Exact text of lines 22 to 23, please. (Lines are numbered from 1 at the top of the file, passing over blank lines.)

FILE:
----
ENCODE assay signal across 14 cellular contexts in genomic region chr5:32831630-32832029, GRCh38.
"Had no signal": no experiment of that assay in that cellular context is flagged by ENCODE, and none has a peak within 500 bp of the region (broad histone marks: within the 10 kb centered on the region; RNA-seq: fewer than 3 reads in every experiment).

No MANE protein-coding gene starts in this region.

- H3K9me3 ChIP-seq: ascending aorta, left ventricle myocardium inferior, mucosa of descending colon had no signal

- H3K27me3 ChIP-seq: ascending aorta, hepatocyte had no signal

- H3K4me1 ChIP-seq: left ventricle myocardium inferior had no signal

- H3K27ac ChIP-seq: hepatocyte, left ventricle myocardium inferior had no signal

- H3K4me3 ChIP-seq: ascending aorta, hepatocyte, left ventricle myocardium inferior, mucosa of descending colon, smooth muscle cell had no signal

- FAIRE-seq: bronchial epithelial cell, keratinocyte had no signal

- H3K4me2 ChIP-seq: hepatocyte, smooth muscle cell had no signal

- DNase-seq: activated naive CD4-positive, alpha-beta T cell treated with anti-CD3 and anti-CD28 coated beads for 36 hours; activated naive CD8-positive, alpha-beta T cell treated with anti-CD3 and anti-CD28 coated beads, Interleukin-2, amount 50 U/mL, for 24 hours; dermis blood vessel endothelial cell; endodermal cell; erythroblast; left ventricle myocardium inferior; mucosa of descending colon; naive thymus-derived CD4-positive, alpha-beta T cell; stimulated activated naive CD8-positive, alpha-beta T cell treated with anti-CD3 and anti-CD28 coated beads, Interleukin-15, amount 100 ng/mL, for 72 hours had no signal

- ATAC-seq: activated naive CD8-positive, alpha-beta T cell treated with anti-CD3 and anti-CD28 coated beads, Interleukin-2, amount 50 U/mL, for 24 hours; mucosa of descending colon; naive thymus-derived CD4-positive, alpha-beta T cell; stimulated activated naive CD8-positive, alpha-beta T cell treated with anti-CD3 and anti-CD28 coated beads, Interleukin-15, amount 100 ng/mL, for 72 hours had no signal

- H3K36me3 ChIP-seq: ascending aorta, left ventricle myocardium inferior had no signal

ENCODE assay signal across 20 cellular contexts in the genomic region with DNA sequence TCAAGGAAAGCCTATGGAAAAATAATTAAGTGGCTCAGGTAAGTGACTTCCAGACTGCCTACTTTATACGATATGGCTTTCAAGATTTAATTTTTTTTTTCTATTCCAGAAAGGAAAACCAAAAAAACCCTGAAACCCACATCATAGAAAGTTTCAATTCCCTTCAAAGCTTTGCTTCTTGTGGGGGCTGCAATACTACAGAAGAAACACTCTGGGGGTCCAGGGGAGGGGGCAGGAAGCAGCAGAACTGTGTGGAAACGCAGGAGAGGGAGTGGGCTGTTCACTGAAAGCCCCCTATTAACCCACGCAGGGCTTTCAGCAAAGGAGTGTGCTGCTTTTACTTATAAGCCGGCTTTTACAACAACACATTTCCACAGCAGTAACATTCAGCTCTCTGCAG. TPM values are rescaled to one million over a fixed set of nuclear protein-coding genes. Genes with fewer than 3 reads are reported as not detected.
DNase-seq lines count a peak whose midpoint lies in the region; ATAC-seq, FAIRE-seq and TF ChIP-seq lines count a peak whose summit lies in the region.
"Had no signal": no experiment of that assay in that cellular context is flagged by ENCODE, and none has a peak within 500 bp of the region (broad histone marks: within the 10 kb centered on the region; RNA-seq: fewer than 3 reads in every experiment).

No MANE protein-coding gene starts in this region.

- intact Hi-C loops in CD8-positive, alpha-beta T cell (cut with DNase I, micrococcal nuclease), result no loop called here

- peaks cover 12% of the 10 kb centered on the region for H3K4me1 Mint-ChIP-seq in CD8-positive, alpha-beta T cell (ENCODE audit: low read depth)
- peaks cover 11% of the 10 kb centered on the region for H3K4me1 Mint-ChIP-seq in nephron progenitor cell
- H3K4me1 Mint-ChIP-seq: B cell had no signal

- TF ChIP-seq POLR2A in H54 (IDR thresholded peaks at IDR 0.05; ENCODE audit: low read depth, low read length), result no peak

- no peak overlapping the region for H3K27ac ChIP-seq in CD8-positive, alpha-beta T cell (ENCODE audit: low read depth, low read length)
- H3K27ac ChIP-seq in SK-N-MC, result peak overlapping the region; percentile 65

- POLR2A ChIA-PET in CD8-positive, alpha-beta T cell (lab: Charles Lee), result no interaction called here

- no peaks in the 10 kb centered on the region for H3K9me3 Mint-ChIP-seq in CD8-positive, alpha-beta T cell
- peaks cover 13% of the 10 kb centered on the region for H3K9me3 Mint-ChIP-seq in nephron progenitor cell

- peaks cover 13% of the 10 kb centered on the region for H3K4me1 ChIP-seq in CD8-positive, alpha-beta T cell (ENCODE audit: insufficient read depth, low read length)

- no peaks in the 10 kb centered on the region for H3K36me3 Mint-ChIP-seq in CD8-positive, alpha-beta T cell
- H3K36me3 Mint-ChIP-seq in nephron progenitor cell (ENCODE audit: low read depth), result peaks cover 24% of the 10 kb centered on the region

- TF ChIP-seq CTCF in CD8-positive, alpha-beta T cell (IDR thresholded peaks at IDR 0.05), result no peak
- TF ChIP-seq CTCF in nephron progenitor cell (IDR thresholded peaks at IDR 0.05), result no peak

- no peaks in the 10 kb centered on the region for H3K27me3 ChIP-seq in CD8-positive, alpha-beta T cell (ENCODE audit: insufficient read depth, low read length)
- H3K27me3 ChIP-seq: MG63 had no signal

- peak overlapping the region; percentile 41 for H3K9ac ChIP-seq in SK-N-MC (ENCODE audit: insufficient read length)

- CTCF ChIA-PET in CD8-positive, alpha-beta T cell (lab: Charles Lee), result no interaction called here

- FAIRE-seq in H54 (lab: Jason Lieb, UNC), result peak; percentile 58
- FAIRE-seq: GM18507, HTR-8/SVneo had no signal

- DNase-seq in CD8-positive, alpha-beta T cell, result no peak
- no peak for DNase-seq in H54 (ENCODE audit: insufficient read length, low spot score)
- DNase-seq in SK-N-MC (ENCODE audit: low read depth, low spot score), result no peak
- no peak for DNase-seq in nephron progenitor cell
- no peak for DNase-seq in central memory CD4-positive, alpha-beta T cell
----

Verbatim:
- TF ChIP-seq POLR2A in H54 (IDR thresholded peaks at IDR 0.05; ENCODE audit: low read depth, low read length), result no peak

- no peak overlapping the region for H3K27ac ChIP-seq in CD8-positive, alpha-beta T cell (ENCODE audit: low read depth, low read length)